Health insurance in the United States can be obtained privately or publicly. Private health plans are bought individually or coverage can be extended through an employer-sponsored plan. Public health care plans are entitlement programs funded by the federal and state governments.
According to the U.S. Census Bureau, 201 million people had private health insurance in 2008, which was down from 202 million in 2007. During the same time period, 87.4 million people were covered under a government-sponsored health plan in 2008, up from 83 million in 2007.
Indemnity health and managed health care plans are the two private health plans available. Indemnity health is a fee-for-service plan where members can visit any doctor of their choice. Managed health care plans keeps health-care costs low by coordinating member's services within a contracted group of doctors.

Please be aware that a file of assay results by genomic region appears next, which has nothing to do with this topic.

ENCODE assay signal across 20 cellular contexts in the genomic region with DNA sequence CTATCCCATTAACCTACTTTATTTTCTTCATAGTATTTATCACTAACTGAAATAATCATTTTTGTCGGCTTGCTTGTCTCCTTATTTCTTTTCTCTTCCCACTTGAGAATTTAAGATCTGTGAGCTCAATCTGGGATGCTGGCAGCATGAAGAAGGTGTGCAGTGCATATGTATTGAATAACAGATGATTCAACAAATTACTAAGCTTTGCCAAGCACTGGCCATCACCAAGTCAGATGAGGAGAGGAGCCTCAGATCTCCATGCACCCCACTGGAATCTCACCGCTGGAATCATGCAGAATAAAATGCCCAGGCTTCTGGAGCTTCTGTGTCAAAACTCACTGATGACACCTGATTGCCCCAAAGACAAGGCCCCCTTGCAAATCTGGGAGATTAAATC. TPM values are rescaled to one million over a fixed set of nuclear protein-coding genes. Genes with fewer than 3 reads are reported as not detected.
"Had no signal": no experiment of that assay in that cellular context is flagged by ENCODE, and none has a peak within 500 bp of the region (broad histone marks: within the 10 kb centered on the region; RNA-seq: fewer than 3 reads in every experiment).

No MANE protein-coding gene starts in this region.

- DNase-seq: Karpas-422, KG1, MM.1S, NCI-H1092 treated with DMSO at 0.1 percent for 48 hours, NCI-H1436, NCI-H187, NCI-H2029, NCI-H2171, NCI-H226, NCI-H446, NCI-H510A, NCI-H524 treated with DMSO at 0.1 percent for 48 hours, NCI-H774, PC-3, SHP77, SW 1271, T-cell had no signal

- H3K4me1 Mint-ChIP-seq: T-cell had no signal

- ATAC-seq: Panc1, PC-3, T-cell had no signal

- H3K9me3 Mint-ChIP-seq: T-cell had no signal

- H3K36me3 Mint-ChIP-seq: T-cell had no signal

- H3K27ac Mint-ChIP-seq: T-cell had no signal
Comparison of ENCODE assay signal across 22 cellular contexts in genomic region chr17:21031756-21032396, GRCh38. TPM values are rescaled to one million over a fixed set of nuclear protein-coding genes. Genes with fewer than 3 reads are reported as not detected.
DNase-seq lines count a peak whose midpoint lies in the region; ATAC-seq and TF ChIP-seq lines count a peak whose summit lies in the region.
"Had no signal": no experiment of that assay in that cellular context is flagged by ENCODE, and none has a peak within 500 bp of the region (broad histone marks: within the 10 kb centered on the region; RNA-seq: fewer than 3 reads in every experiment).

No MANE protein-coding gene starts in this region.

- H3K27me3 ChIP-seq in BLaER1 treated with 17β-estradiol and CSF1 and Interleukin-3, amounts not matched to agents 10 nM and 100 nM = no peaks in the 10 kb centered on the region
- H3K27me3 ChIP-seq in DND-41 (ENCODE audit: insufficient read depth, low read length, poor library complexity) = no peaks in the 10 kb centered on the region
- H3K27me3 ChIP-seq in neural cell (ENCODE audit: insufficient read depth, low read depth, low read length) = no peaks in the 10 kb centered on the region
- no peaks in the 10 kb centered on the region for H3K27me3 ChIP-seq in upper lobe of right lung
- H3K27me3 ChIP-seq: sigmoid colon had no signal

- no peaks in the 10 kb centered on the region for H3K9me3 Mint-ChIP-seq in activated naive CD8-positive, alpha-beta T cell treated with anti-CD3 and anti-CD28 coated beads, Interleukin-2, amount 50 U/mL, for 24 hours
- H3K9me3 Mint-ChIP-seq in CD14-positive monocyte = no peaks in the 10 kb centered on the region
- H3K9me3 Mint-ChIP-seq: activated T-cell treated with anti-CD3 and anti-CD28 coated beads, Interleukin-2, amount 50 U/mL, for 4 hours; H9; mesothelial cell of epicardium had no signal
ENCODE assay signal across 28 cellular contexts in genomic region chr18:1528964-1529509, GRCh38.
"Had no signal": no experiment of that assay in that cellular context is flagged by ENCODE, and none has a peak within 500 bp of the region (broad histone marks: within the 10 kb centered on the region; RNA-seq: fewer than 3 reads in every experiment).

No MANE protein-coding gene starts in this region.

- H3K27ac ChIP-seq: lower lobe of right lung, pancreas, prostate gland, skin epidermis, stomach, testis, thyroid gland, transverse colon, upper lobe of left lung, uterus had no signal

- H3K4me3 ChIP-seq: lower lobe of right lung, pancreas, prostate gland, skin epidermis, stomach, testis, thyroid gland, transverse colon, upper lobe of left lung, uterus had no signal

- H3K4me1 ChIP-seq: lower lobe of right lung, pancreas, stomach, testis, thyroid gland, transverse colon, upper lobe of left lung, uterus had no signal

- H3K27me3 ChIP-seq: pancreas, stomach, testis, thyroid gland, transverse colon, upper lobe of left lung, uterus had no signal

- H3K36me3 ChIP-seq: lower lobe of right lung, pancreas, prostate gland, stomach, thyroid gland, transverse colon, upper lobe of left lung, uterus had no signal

There are two government-sponsored health plans in the United States: Medicare and Medicaid. Medicare is entitled to individual 65 years of age or older while Medicaid can be obtained by individuals and families who have certain medical conditions and/or meet income guidelines.
Insurers of private health plans charge premiums to their policy owners while Medicaid and Medicare Part A do not. Medicare Part B charges premiums to its members.
While group plans such as Medicare, Medicaid and employer-sponsored health plans must include all eligible applicants regardless of their health condition, those applying for individually owned private health plans may be denied coverage if the insurer considers the risk to be too high, as of April 2010.